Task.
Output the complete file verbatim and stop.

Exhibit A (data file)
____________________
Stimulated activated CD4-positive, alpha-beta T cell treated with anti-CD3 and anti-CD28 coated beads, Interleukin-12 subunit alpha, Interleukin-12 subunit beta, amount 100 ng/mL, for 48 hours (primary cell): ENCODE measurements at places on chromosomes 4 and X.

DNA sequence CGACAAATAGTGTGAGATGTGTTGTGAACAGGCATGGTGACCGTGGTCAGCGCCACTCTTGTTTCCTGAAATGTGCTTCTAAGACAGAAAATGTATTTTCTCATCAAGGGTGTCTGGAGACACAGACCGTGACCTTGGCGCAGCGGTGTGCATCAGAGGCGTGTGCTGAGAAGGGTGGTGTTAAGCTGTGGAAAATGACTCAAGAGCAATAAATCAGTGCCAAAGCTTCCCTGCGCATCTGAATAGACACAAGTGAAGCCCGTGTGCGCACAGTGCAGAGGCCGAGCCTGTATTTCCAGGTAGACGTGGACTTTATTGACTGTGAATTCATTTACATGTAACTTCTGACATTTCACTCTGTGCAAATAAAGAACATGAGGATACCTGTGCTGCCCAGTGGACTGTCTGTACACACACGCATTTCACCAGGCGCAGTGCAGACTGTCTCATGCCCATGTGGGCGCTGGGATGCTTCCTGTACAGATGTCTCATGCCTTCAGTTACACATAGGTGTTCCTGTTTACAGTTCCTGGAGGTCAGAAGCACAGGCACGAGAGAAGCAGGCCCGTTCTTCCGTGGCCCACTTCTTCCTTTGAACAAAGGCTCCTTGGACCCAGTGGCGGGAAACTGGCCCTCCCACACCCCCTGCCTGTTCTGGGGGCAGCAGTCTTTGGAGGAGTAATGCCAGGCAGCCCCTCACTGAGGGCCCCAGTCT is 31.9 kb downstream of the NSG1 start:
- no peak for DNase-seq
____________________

Stimulated activated CD4-positive, alpha-beta T cell treated with anti-CD3 and anti-CD28 coated beads, Interleukin-12 subunit alpha, Interleukin-12 subunit beta, amount 100 ng/mL, for 48 hours (primary cell): ENCODE measurements at places on chromosomes 4 and X.

DNA sequence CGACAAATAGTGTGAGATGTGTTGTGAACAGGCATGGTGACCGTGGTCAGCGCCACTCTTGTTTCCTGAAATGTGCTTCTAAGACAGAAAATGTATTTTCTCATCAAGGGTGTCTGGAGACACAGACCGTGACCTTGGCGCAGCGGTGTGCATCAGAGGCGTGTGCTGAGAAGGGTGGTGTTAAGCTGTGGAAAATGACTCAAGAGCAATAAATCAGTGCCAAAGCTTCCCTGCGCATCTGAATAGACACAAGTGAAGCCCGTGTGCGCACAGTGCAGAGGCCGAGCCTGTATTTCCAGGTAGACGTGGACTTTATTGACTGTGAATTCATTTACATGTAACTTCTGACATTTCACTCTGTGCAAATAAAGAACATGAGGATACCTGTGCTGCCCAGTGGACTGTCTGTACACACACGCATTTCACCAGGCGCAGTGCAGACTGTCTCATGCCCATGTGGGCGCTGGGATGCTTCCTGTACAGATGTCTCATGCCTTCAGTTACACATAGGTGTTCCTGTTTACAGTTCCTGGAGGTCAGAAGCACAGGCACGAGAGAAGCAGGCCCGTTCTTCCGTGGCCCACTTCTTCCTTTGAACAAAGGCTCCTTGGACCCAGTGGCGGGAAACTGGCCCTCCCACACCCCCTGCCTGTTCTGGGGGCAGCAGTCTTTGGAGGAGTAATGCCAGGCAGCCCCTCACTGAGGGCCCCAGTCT is 31.9 kb downstream of the NSG1 start:
- no peak for DNase-seq